Lord Dunglass was ineligible to stand in 1951 as he had become Earl of Home. He of course renounced his peeerage in 1963 very shortly after becoming Prime Minister and was then returned as MP for Perth and West Perthshire, which was then nearly the safest Conseervative seat in Britain.

  24. The Tory vote is significantly higher here than any other Westminster constituency within the Holyrood Central Scotland Region because this combines Bothwell, Uddingston, Lanark and Carluke. It does not have as much poverty as other Lanarkshire constituencies and have a stronger commuter rail links to Glasgow City Centre.

  25. Slightly amused by the first comments on this thread about why there hadn’t been any comments and that the only slight matter of interest would be whether Jimmy Hood stood again!

  26. “People with long memories may recollect that Lanark was one of the six Scottish Unionist seats to be gained by Labour in 1959. From 1931 to 1945, and from 1950 to 1951 it was represented by Lord Dunglass (It was Labour from 1945 – 1950) and from 1951 – 1959 by Patrick Maitland, who subsequently became Earl of Lauderdale.”

    In 1959 Labour’s support was concentrated in Lesmahagow. Labour took 4 Scottish Unionist seats in 1959 (Ayrshire Central, Glasgow Craigton, Glasgow Scotstoun and Lanark) when the Conservatives gained seats in England and lost I think only Oldham East and Rochdale in Greater Manchester.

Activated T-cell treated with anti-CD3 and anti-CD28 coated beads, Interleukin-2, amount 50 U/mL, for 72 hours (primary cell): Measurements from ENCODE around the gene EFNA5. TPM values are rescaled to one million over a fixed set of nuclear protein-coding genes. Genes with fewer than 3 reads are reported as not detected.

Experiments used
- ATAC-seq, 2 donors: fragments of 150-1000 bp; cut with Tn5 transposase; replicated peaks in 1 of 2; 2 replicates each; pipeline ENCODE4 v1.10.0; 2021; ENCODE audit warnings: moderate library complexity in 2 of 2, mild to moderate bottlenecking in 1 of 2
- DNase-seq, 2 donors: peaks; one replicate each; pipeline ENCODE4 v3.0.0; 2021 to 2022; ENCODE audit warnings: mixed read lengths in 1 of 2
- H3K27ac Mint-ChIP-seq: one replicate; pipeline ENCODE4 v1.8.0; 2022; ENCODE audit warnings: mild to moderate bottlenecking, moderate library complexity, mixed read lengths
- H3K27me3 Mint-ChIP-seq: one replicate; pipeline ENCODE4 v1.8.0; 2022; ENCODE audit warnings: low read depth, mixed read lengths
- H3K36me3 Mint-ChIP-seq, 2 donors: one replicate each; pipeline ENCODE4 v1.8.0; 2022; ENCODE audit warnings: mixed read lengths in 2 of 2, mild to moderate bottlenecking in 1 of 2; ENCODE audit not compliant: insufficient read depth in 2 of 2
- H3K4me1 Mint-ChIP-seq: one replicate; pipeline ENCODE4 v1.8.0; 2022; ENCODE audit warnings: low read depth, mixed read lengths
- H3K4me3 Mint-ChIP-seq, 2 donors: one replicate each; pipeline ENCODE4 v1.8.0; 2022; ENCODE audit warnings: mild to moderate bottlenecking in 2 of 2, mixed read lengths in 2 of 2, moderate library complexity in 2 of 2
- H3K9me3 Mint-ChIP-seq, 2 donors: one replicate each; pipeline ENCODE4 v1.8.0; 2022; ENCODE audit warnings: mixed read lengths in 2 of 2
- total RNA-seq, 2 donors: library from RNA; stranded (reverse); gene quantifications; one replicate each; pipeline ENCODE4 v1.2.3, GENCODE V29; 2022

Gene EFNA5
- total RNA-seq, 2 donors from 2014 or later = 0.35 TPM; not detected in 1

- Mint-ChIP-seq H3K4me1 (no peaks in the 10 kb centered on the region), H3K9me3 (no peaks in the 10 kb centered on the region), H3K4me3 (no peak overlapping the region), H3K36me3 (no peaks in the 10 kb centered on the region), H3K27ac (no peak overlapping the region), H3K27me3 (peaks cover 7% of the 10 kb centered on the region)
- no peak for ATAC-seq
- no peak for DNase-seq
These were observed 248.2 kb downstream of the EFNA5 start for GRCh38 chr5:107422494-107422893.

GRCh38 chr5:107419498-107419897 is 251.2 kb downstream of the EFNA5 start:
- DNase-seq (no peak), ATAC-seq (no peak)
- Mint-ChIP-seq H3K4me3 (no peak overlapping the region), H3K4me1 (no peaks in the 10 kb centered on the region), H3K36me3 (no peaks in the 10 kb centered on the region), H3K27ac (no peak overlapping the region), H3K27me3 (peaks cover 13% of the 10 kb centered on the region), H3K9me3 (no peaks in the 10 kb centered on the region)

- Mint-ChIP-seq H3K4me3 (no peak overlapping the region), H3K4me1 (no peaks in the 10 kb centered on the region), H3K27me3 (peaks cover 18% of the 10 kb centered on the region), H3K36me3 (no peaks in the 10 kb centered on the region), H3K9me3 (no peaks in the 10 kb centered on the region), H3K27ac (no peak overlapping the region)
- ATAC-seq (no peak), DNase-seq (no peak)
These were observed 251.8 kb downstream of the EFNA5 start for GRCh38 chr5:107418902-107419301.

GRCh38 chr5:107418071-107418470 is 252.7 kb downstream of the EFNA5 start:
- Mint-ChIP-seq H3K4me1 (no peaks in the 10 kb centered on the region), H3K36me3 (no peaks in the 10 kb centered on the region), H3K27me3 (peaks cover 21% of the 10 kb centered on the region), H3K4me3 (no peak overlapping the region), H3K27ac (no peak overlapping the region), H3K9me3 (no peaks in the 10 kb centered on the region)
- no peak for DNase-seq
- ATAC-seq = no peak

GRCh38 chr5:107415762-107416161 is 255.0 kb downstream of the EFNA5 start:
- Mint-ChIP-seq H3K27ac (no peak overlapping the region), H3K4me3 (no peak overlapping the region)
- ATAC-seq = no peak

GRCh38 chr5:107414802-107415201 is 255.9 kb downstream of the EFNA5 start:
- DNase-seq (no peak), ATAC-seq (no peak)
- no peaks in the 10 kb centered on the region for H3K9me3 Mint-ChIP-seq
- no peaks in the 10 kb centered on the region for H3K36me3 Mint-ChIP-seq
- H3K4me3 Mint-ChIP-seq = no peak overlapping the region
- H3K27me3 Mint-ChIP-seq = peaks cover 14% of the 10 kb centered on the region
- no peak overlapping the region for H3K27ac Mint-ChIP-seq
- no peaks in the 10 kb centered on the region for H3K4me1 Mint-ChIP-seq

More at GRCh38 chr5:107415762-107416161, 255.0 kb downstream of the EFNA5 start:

The growth of the East Kilbride new town made Lanark safer for Labour and when the constituency was split in 2 in 1974 (giving East Kilbride its own MP) Lanark was a notionally Conservative seat gained by Labour in Feb 1974.

    Boundary changes in 1983, where the constituency became Clydesdale, were to Labours advantage.

  27. Vote change in Hamilton –

    SNP + 0.2%
    Lab – 9.9%
    Con + 9.0%

    That type of vote change in Eastwood would see the Tories and not the SNP taking Eastwood from Labour.

  28. Tories second in Clydesdale

  29. Lanark and Hamilton East probably has the messiest boundaries in Scotland. The boundaries here aren’t even worthy of being used as provisional boundaries…